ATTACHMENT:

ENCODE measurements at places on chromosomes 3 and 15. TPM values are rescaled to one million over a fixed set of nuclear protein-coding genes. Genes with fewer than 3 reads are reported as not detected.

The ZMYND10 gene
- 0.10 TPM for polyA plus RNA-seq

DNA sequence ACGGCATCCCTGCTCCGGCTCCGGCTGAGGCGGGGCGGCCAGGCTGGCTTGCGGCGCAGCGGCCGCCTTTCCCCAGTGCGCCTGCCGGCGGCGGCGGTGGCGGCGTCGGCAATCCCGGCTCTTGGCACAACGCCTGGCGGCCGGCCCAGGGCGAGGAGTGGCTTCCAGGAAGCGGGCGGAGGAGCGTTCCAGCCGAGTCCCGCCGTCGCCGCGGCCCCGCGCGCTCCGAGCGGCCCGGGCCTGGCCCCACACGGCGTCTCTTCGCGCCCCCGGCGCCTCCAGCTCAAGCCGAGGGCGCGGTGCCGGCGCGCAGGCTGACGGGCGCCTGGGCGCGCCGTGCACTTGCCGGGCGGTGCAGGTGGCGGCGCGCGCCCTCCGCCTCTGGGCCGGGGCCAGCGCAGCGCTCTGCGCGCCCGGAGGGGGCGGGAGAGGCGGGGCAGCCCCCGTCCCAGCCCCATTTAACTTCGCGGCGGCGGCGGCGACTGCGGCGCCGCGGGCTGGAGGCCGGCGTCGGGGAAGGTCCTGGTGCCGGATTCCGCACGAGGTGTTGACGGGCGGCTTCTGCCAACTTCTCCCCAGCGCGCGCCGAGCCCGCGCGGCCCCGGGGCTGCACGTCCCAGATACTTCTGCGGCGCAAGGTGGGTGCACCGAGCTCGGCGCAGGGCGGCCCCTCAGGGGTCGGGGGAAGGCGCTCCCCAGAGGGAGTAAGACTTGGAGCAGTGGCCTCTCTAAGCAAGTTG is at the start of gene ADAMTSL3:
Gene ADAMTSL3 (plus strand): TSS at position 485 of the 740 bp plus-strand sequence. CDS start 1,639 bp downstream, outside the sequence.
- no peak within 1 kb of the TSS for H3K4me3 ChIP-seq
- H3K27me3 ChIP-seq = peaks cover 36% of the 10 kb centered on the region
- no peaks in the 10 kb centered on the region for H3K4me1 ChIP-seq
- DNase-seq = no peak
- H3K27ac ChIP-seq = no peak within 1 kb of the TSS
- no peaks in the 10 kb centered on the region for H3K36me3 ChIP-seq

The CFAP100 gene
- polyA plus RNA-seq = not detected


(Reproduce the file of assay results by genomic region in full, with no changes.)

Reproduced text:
ENCODE measurements at places on chromosomes 3 and 15. TPM values are rescaled to one million over a fixed set of nuclear protein-coding genes. Genes with fewer than 3 reads are reported as not detected.

The ZMYND10 gene
- 0.10 TPM for polyA plus RNA-seq

DNA sequence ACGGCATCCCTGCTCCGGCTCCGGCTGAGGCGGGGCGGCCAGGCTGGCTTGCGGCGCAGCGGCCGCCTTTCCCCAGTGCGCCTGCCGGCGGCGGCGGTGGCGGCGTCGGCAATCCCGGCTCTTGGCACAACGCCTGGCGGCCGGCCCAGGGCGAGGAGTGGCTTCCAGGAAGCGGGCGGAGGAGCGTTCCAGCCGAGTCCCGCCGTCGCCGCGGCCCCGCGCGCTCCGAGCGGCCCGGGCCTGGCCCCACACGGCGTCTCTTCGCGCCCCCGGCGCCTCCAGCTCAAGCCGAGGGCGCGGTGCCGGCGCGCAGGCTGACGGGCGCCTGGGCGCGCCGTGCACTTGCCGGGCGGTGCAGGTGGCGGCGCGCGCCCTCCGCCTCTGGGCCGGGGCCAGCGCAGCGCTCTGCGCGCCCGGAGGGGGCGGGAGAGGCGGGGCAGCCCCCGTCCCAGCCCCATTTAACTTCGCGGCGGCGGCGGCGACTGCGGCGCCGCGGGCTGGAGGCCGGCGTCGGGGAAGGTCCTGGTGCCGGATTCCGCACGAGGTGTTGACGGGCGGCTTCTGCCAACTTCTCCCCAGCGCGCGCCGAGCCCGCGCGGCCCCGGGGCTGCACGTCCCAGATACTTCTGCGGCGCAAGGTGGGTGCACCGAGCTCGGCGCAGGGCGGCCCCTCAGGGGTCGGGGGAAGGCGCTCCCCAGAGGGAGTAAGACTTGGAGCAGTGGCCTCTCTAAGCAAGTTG is at the start of gene ADAMTSL3:
Gene ADAMTSL3 (plus strand): TSS at position 485 of the 740 bp plus-strand sequence. CDS start 1,639 bp downstream, outside the sequence.
- no peak within 1 kb of the TSS for H3K4me3 ChIP-seq
- H3K27me3 ChIP-seq = peaks cover 36% of the 10 kb centered on the region
- no peaks in the 10 kb centered on the region for H3K4me1 ChIP-seq
- DNase-seq = no peak
- H3K27ac ChIP-seq = no peak within 1 kb of the TSS
- no peaks in the 10 kb centered on the region for H3K36me3 ChIP-seq

The CFAP100 gene
- polyA plus RNA-seq = not detected